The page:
a. A public statement would help fish buyers to make sustainable choices, give confidence to businesses when considering buying UK fish, and improve our ability to market our as sustainable, here and abroad.
b. Publicly-available data is a basic tenet of a world-leading fisheries management regime. Australia – considered a world-leader on many aspects of fishing management - publishes such a statement on their website.
c. The Government has promised to create ‘a gold standard for sustainable fishing’. Without transparent information, we can’t evaluate the success or failure of this promise, or hold this and future governments to account.
5. IMPROVE SUSTAINABILITY TARGETS TO MEET INTERNATIONAL OBLIGATIONS AND REBUILD THE FISHING INDUSTRY: Fishing quotas must be set at a level which will produce Maximum Sustainable Yield (MSY) by 2020. The Bill does not contain a target date to achieve this level of fishing effort. It is crucial to change this:
- Government have promised to use the opportunity offered by Brexit to rebuild the UK fishing industry. Nearly half of the key UK industrial stocks have been overfished beyond their economic optimum so could support higher catches if they were allowed to recover. Doing so requires setting catch limits at levels which will lead to Maximum Sustainable Yield (MSY). Our fisheries could yield 45% higher landings, an additional Gross Value Added of approximately £150 million and an additional 2,400 full-time equivalent (FTE) jobs, if all stocks reached MSY. Any delay is reducing the potential earnings of the fishing industry.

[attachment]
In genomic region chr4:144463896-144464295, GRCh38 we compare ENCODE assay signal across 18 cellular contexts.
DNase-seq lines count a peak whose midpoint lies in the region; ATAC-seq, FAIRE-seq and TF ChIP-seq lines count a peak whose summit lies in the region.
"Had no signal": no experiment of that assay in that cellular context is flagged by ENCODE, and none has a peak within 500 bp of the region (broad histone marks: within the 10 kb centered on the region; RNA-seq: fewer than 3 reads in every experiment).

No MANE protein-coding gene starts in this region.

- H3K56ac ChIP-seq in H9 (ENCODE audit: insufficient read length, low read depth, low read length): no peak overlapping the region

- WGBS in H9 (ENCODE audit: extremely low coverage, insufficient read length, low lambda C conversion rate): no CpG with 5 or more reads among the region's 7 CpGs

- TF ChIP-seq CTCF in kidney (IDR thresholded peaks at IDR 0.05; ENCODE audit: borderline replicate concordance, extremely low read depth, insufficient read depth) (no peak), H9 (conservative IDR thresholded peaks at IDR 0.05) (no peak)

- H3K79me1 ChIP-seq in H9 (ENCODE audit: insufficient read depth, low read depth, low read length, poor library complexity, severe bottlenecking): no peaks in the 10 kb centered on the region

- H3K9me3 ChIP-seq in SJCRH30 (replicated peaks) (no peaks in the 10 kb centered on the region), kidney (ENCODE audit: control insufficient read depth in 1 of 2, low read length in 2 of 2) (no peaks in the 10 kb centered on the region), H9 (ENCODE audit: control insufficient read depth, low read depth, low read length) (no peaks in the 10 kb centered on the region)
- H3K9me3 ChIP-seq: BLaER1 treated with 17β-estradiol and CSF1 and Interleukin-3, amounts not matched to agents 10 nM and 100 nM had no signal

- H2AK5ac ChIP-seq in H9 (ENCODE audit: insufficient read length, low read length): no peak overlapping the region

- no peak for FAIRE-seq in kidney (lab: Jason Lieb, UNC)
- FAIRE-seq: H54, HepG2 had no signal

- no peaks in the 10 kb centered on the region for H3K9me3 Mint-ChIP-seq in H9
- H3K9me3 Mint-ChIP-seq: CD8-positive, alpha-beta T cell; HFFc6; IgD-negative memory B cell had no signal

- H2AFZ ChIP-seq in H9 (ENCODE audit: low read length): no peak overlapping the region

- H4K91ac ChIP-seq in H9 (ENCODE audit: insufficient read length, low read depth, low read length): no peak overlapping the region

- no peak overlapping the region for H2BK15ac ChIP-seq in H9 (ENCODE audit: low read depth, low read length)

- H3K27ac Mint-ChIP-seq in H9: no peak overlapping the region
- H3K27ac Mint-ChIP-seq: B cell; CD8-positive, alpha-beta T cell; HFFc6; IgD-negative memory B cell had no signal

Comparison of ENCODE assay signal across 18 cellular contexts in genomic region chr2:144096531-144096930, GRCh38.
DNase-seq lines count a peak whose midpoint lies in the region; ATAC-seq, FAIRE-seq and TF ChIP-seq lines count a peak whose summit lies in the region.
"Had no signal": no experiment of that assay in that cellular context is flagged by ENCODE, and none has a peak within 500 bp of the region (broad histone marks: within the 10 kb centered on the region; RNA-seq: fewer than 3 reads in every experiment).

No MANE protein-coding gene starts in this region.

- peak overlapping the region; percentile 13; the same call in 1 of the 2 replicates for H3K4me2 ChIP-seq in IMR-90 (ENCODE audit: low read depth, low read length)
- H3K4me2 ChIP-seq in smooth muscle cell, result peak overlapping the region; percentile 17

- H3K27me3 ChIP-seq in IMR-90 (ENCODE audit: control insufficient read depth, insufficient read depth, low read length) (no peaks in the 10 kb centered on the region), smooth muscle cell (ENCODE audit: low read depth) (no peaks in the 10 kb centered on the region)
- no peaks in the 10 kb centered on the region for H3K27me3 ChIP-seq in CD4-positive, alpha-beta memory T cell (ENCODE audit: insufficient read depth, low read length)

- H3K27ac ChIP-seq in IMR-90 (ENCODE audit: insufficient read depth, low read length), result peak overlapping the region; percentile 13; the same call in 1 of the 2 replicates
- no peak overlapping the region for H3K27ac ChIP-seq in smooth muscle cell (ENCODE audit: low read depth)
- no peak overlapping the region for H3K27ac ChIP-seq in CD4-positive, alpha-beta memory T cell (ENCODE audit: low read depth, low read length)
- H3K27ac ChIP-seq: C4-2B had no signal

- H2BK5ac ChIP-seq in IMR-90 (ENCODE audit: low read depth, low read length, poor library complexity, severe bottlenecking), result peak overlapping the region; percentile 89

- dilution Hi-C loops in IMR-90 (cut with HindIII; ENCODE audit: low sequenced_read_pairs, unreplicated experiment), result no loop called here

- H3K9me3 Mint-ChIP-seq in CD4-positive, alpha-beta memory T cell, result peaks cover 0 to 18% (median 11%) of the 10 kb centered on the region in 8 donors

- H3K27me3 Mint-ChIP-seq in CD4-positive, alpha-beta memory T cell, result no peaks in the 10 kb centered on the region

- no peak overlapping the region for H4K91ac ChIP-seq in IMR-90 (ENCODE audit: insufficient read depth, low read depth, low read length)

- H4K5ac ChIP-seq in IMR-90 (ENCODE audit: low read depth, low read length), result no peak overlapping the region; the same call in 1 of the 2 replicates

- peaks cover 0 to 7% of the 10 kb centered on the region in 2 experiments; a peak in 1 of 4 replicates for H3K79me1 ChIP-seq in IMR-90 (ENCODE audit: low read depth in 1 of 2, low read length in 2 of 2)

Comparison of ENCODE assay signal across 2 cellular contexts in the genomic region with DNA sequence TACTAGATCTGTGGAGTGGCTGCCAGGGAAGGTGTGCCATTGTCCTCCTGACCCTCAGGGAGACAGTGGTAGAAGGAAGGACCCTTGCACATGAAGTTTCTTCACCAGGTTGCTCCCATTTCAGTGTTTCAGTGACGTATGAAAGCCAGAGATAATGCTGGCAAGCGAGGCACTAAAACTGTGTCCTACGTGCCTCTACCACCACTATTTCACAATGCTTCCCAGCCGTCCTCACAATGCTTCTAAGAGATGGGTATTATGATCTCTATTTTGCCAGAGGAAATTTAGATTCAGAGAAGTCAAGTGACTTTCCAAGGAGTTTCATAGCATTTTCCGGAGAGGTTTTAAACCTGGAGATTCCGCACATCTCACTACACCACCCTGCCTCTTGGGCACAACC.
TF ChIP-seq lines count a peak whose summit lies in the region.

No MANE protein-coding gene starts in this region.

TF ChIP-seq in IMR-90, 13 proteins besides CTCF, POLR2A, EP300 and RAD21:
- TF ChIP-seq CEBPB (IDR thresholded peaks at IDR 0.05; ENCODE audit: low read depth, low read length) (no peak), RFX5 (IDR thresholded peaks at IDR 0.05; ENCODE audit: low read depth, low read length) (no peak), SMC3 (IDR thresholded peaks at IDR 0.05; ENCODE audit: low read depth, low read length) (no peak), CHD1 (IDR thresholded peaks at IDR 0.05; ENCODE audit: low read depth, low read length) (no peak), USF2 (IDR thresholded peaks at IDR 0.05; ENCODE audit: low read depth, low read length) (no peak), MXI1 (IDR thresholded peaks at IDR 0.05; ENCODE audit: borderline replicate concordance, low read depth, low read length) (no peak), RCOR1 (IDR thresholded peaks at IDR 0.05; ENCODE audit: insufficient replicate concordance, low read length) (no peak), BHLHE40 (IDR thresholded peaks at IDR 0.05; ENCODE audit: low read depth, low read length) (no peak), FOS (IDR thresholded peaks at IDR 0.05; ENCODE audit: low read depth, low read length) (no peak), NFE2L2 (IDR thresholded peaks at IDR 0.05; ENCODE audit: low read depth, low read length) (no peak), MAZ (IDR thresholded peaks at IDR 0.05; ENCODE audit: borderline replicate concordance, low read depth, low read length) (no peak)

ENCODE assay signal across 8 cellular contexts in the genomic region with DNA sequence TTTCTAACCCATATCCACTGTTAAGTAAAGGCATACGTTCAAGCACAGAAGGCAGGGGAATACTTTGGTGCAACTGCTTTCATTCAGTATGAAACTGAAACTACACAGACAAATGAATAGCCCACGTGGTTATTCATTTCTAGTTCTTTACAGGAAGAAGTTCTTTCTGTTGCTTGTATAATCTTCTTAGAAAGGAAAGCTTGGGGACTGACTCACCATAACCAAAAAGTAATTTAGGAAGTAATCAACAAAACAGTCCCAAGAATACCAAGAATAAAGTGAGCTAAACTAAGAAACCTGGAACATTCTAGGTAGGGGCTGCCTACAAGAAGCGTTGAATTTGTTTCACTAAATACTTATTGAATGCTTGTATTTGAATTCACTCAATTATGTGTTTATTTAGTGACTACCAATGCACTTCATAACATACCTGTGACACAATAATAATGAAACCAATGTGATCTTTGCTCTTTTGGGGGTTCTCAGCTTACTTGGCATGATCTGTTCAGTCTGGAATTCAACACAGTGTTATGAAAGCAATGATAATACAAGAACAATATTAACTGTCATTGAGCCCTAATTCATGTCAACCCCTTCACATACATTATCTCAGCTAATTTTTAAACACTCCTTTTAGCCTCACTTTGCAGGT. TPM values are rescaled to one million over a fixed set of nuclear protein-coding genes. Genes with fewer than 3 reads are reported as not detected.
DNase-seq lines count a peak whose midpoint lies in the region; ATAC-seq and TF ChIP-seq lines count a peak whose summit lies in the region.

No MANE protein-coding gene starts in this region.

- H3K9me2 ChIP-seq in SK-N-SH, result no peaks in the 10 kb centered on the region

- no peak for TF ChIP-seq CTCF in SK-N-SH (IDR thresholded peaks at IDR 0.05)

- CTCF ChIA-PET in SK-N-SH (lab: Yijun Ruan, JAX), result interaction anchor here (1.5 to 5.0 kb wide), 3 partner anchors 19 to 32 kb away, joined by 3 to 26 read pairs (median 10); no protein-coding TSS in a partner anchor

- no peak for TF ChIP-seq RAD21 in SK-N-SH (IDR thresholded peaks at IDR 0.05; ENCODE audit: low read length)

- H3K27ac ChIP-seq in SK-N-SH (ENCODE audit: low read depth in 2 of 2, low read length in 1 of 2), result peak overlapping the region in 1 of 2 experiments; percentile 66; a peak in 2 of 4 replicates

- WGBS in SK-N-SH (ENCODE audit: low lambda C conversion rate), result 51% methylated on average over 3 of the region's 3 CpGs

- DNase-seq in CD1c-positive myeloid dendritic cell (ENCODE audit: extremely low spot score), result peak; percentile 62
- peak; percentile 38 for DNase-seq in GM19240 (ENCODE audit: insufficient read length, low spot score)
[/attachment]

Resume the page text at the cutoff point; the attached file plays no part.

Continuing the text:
- Through the European Union, the UK is signed up to a commitment to fishing at MSY (FMSY) by 2020. Removing a time-bound target (and essentially allowing stocks to be overfished for longer), represents a weakening of environmental policy. The Government have repeatedly stated that their ‘green’ Brexit will not result in a lowering of environmental standards.
- The UN Sustainable Development Goals were agreed by world leaders in 2015. Goal 14 explicitly requires states to; ‘By 2020, effectively regulate harvesting and end overfishing…to restore fish stocks in the shortest time feasible, at least to levels that can produce maximum sustainable yield’ This proposal therefore threatens the UK’s progress towards these goals.
We urge you to submit evidence to this enquiry, especially if you or your local comunity is committed to buying sustainable fish. We desperately want to see more UK-landed fish be verifiably sustainable.
Sustain runs the Sustainable Fish Cities campaign. Sign up to the Fish Cities newsletter to keep up to date on our fish work.
Sustainable Fish Cities
Sustainable Fish Cities: A campaign to protect precious marine environments and fishing livelihoods, and call for fish to be bought from sustainable sources. We want to show what can be done if people and organisations make a concerted effort to change their buying habits.
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Ruth co-ordinates Sustainable Fish City, a campaign which encourages businesses to adopt a fully sustainable fish policy, and thereby help transform the way the world's oceans are fished. The campaign began in London, inspired by the Food Vision of the London 2012 Olympic and Paralympic Games, and is now being adopted by cities across the UK. Ruth joined Sustain from the Marine Stewardship Council, and is a graduate of the University of Oxford and Imperial College, London, where she was awarded the Fishmongers' Company Scholarship.